YesMy friends, family members, and relatives accuse me time and again that I am (kind of) un-social. And they’re right in a sense.
You see, I usually do not attend parties, though people keep inviting me.
I have a professional contact from a radio station I had worked for – that guy is a DJ. He keeps organising shows in clubs, five-star hotels, and farmhouses.
Quite often he insists, “Come on, Avdhesh bhai, the party is free for you. I’ll send you the passes; please come.”
Even if you pay me to attend any such function or party, I’ll not go. I don’t like loud noise and parties. That’s not my cup of tea.
The Pressure to Socialise
Just because most of the people are socialising doesn’t mean you also need to do the same. (Individuality, anyone?)
Imagine a conversation over the phone:
You’re speaking into a computer, and the other person, too, is talking into a machine. Only the voices are travelling via optical fibres. There’s nothing human in it – you cannot experience a person over the phone (even though you can see his or her face via video calling).
Nothing can take the place of face-to-face human interaction – no technology can replace it, no matter how sophisticated the technology may get in future.
Now, don’t think that I don’t have a phone. I do. But I don’t chatter over it. I’d instead meet my friends in person for a face-to-face talk.
I prefer looking into people’s eyes, watch them smiling or making faces, or whatever. I like to experience socialising in its totality.
Yes, I do use my phone – to pass on information, and that’s it. Mind you; phones were not invented for “talking.”
Indians are Generous (At Least When it Comes to Giving Advice)
Here’s a glimpse of the typical unsolicited advice I receive almost every day.
“You’re not on Whatsapp? Are you serious?” (No, I am Avdhesh 🙂 ).
“You know what, you should be more active on Facebook.”
“You’re a professional, and you’re not on LinkedIn. Dude, what’s wrong with you?”
Well, I do have a Facebook page, and I use it to communicate with the readers of this blog. But I rarely use my Facebook personal account. What’s there to use?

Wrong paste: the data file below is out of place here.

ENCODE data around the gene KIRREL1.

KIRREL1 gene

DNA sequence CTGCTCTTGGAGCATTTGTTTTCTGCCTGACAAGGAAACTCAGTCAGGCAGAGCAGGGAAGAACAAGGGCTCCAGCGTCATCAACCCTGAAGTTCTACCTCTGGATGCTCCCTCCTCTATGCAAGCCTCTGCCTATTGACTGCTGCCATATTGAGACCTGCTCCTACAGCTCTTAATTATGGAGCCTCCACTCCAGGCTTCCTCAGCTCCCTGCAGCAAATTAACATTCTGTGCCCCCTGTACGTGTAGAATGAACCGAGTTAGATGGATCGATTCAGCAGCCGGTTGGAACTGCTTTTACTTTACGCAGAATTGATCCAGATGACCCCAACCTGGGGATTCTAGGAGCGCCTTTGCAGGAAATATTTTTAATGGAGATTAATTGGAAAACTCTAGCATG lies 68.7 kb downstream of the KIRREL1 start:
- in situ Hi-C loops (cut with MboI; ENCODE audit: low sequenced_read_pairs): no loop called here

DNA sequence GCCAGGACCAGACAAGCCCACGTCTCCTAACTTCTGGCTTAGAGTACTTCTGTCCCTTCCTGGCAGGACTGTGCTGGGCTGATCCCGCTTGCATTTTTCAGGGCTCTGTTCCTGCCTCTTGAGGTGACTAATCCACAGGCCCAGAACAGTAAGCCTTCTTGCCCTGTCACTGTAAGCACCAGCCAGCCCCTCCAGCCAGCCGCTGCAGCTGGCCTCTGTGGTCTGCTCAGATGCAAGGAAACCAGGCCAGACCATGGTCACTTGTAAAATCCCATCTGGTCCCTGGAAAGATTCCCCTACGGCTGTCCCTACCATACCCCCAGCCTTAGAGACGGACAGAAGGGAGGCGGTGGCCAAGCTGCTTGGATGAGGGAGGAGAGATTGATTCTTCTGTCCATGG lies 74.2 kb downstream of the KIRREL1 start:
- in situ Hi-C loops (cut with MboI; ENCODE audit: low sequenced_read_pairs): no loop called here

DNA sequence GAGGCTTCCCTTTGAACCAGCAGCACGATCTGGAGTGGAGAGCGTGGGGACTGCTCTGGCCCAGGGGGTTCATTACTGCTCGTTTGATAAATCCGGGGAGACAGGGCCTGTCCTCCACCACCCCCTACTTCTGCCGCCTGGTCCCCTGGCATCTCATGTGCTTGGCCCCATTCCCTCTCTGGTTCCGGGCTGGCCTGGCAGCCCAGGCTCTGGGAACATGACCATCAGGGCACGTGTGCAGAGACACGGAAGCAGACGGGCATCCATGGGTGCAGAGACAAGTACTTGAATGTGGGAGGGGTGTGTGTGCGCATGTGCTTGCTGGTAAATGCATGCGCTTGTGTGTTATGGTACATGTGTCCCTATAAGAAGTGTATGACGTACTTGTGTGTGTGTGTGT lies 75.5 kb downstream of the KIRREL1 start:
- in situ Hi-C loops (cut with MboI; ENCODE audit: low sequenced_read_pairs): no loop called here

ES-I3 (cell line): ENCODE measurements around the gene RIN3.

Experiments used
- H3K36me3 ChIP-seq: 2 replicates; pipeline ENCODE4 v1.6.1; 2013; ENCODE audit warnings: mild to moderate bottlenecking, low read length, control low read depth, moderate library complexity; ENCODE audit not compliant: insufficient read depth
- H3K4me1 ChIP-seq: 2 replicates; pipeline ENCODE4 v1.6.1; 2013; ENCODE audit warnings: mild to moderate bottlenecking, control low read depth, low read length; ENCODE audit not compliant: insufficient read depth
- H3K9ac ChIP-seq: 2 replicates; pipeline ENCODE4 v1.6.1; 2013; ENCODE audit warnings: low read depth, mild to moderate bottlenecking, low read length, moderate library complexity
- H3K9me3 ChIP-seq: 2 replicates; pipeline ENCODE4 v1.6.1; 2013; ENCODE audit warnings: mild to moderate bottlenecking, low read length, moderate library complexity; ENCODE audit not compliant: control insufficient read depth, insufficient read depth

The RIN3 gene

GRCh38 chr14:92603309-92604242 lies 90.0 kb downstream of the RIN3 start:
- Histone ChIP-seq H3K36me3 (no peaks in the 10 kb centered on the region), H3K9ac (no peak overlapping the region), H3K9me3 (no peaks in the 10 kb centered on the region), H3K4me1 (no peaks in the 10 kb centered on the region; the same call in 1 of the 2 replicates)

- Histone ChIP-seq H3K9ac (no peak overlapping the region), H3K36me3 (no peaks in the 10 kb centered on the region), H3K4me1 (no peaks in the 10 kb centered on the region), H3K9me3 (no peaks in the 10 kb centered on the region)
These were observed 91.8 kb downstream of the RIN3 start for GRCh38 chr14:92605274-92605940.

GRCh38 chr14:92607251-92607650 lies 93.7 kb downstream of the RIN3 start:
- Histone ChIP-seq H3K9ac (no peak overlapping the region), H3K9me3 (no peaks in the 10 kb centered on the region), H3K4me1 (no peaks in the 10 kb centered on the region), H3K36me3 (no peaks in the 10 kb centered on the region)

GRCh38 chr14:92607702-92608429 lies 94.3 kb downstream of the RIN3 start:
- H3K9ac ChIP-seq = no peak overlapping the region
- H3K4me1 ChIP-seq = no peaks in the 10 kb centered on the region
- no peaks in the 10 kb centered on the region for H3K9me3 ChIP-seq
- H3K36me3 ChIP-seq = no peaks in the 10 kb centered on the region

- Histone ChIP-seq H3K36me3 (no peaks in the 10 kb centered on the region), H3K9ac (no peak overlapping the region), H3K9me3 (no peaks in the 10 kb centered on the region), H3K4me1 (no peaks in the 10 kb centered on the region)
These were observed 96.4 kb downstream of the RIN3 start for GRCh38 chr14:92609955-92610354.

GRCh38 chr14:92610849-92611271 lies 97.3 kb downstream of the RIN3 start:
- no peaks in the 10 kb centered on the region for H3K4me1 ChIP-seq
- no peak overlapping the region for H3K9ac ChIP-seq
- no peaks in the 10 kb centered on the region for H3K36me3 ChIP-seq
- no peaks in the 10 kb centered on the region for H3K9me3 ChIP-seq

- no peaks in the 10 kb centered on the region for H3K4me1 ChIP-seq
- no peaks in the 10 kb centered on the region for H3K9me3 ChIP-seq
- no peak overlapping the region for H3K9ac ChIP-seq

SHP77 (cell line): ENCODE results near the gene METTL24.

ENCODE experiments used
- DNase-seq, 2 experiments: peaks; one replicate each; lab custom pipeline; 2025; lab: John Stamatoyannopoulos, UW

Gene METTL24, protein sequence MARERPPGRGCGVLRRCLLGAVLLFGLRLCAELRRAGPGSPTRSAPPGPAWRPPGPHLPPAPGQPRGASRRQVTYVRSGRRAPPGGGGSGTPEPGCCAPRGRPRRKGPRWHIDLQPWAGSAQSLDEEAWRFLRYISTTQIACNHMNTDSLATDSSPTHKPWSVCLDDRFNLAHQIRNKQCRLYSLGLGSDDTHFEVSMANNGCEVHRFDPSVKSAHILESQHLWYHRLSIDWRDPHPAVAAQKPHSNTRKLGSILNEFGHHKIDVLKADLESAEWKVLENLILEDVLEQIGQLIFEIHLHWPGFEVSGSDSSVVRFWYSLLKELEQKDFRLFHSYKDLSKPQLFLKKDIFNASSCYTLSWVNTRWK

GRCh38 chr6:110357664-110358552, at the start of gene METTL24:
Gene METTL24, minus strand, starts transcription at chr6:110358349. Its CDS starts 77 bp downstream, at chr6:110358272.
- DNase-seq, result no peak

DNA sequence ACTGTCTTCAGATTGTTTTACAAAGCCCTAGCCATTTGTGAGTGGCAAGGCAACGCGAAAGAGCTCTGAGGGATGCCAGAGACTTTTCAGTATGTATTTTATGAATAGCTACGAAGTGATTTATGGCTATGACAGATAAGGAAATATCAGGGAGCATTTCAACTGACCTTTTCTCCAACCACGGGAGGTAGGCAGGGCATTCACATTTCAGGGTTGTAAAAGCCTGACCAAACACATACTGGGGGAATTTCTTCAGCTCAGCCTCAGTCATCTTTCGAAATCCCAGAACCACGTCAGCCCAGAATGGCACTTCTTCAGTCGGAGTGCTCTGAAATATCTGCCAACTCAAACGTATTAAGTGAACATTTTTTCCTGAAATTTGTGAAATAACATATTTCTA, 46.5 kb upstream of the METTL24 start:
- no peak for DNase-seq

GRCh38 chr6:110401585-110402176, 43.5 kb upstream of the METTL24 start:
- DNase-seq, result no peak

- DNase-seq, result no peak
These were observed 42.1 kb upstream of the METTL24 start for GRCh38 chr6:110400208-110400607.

Your Life is Private, Don’t Make it Public
What you did last evening is none of my business, and likewise, you should not be concerned about what I did.
I almost always fail to understand:
- Why should I upload pictures of my trip to that mall?
- Do you want to know where did I go for dinner last night, why?
- Why should I share ‘useful life hacks’ that are nothing but gimmicks?
- Am I a spy drone – photographing my life and uploading the pictures to my bosses sitting on my Facebook timeline?
- Why are you so interested in my life? If I enjoyed a movie with my wife, it’s between us. Why would I upload pictures of us munching on popcorn or sipping soda? Is it my life or national archives?
You see people, it’s my life, and I do get offended when you guys try to sneak in.
“Oh! So, you’re a privacy freak.”
You bet I am!
My philosophy is simple. Don’t sneak into others’ lives and don’t let others sneak into yours. Period.
Why Are You So Interested in Others’ Lives?
By the way, why are you so interested in what’s happening around you?
Or because your life is not exciting enough?
Don’t you think that Instead of uploading photos to social media, you need to work on yourself?
Some people update Facebook statuses thrice a day (it’s true). Does that mean they are social? No, it means they don’t have anything worth doing.
I know a couple who keeps uploading their pictures on social media.
If they just sipped tea, people must know. They stopped by a highway restaurant; the people have a right to know. If they just felt romantic in each other’s arms, everybody must know.
No sir! The nation does not want to know. Keep your private life private, and instead, do something worthwhile.
- Go for a jog
- Tend your plants. If you don’t have plants, get some
- Volunteer for a cause
- Clean your street
- Learn a new skill
- Complete your half-finished projects
Do something that can make your life interesting – for you.
There are a thousand things you can do to make your life worth living and believe me, uploading a selfie on Facebook is indeed not one of them.
Do something because you want to do it. And not because you needed a selfie with that sick person to advertise to the world that you just donated him a blanket.
Should You Stop Sharing?
Of course not! Sharing makes life worth living. But you must ask yourself if what you’re doing is really sharing or just self-gratification?
How many times have you shared something on social media that was useful? And was that even yours? Had you created that? Or had you shared something somebody had shared on your timeline?
Sharing can be beautiful if you’ve created something – a poem, a recipe, a song, a blog post, or a creative way to solve a problem.
The Real Reason Behind Uploading Pictures on Social Media
You upload your pictures expecting people to comment. And say what?
That you’re looking great – that you’re looking beautiful – isn’t it?
The reason is, even you’re not sure of your beauty. Somewhere deep down, you have this need to get validated by other people. And who are these people? They are no different. They too, “share” on social media so they can get some validation from others.
If you genuinely want to become more beautiful than you currently are, do something about it. Social media probably cannot do it for you.